It seems the battle over CEQA (California Environmental Quality Act) reform to reduce wait time for development and discourage lawsuits is finding some success — that is if you have friends in high places with projects to champion.

Say you want a downtown basketball arena in Sacramento and the president pro tem of the senate sees this as a valuable project. He can help push legislation to speed up environmental reviews and undercut lawsuits.

Or say that you’re the governor of the state and your legacy project is a high-speed rail that could be stalled by CEQA rules. Support changes to lower those barriers.

How about billionaire businessmen who want to build football stadiums in or around Los Angeles to help lure a National Football League team. Both in 2009 and 2011 such plans found a friendly legislature willing to pass rules to prevent CEQA from becoming an obstacle to the building.

Wouldn’t it be better just to reform CEQA all at once instead of make piecemeal changes for favored projects?

In each case mentioned above, the big argument for the legislation was to quicken the pace of development and supply jobs to the community. When Governor Arnold Schwarzenegger signed the legislation in support of a Los Angeles area football stadium, he said, “This is the best kind of action state government can create — action that cuts red tape, generates jobs, is environmentally friendly and brings a continued economic boost to California.”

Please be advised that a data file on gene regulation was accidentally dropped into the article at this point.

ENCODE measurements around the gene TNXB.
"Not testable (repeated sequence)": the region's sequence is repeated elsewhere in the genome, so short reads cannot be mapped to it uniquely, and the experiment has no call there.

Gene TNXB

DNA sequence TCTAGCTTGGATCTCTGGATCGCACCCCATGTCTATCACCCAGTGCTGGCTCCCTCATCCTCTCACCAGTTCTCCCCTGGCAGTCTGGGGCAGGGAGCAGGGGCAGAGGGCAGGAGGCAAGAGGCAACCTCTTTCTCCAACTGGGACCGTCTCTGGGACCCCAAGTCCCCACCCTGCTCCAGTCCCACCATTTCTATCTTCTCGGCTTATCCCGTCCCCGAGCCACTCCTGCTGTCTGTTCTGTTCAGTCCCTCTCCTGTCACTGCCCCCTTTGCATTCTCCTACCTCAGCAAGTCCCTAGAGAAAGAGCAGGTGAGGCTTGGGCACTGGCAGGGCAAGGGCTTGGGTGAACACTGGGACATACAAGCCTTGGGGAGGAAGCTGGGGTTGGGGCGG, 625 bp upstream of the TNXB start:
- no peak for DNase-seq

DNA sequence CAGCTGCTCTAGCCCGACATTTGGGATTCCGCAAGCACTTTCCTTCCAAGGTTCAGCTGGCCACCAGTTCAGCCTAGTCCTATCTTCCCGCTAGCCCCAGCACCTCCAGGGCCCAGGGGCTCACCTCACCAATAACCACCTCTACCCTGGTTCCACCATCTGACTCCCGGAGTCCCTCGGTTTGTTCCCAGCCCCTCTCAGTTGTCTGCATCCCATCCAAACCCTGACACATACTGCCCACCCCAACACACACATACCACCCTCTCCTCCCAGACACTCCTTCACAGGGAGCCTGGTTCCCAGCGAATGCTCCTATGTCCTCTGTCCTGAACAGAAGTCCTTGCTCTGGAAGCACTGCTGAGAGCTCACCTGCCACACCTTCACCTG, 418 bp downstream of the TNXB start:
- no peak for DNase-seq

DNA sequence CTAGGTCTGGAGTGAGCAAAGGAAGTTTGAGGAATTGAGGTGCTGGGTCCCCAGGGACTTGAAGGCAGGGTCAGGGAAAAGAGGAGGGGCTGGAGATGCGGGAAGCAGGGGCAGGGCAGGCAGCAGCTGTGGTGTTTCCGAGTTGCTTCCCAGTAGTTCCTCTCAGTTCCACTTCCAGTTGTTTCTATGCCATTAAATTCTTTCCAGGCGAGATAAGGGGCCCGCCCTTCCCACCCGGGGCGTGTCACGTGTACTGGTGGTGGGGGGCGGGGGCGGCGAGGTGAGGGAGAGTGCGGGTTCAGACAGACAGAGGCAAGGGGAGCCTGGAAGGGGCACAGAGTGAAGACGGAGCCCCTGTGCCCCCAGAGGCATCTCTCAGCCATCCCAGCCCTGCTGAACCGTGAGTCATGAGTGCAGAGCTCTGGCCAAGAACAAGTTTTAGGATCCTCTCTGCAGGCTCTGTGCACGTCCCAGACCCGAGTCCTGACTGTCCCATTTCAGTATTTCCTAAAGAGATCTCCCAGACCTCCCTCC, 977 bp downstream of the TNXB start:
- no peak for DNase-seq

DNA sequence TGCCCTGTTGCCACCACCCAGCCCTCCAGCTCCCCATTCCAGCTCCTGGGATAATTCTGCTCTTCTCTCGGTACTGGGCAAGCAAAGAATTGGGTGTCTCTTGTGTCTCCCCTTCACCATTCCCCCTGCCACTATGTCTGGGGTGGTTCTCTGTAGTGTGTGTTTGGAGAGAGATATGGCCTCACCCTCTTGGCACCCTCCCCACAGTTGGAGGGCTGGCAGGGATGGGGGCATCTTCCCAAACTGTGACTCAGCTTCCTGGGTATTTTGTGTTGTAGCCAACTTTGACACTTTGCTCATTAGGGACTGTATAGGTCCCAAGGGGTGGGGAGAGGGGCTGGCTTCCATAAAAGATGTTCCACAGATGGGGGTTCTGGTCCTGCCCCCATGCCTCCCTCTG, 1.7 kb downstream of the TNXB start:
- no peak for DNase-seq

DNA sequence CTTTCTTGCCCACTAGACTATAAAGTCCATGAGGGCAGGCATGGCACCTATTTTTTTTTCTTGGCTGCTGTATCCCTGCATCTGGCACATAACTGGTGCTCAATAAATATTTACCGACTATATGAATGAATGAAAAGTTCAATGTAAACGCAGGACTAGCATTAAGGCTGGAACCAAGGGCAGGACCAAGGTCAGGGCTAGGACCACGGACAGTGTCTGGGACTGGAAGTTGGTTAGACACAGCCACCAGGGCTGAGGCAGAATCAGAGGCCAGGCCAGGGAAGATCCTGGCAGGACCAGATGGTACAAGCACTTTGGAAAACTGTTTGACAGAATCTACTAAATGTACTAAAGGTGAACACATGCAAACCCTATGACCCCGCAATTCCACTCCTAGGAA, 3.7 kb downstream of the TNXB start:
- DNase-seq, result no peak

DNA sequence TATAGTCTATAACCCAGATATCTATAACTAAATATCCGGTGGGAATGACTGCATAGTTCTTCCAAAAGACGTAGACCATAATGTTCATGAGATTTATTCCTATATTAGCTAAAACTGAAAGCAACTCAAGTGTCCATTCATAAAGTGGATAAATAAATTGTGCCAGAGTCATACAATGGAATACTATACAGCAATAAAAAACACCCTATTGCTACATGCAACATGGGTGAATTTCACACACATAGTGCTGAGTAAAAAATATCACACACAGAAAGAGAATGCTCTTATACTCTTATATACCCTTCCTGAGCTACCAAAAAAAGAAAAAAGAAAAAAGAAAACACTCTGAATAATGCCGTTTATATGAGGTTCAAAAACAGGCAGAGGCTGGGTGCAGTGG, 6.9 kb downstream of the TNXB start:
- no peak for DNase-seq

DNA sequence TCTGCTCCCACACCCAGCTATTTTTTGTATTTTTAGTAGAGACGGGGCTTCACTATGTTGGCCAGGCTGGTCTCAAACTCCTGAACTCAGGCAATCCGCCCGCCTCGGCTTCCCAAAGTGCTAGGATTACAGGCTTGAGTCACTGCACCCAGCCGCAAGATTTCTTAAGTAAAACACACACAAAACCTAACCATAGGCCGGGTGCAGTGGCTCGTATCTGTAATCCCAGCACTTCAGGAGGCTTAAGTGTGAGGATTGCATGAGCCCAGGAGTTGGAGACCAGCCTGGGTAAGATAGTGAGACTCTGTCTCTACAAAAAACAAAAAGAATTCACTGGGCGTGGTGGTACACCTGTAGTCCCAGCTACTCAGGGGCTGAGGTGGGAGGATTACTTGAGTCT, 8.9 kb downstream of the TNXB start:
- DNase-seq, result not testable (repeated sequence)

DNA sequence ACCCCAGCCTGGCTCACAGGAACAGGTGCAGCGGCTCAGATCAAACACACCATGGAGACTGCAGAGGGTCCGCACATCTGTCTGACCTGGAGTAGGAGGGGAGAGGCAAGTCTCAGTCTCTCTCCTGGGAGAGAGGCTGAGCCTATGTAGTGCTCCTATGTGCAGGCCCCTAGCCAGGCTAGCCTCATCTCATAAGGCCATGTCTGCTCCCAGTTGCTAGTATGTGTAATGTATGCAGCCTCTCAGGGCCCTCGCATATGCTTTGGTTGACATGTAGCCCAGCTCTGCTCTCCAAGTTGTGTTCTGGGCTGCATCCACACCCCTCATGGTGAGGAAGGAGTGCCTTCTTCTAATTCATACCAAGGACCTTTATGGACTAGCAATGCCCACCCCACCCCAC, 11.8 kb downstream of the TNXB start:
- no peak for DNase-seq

The question is: why do specific plans get special privilege when similar arguments for boosting jobs and reducing nuisance lawsuits can apply to many proposed projects?

To be sure, both Governor Jerry Brown and Senate Pro Tem Darrell Steinberg have argued that CEQA reform is overdue. Brown has complained about the obstacles CEQA throws up to worthwhile projects, while Steinberg is pushing a piece of CEQA reform legislation that molds to the goals of his SB 375, which promotes infill building and land use planning.

But if there is a message to be gained from the actions of officials who seek to reduce CEQA obstacles to their favored projects, it is that California development and the state’s economic health are carrying chains created by overregulation and lawsuit abuse.

The elected officials who seek to move along favorite projects should consider the benefit to all Californians if the CEQA law received a fair upgrade for all projects that would not lose sight of the law’s original goal while at the same time encouraging a boost to the economy and job growth.  Development is not a bad word, especially, if the word “job” comes before it.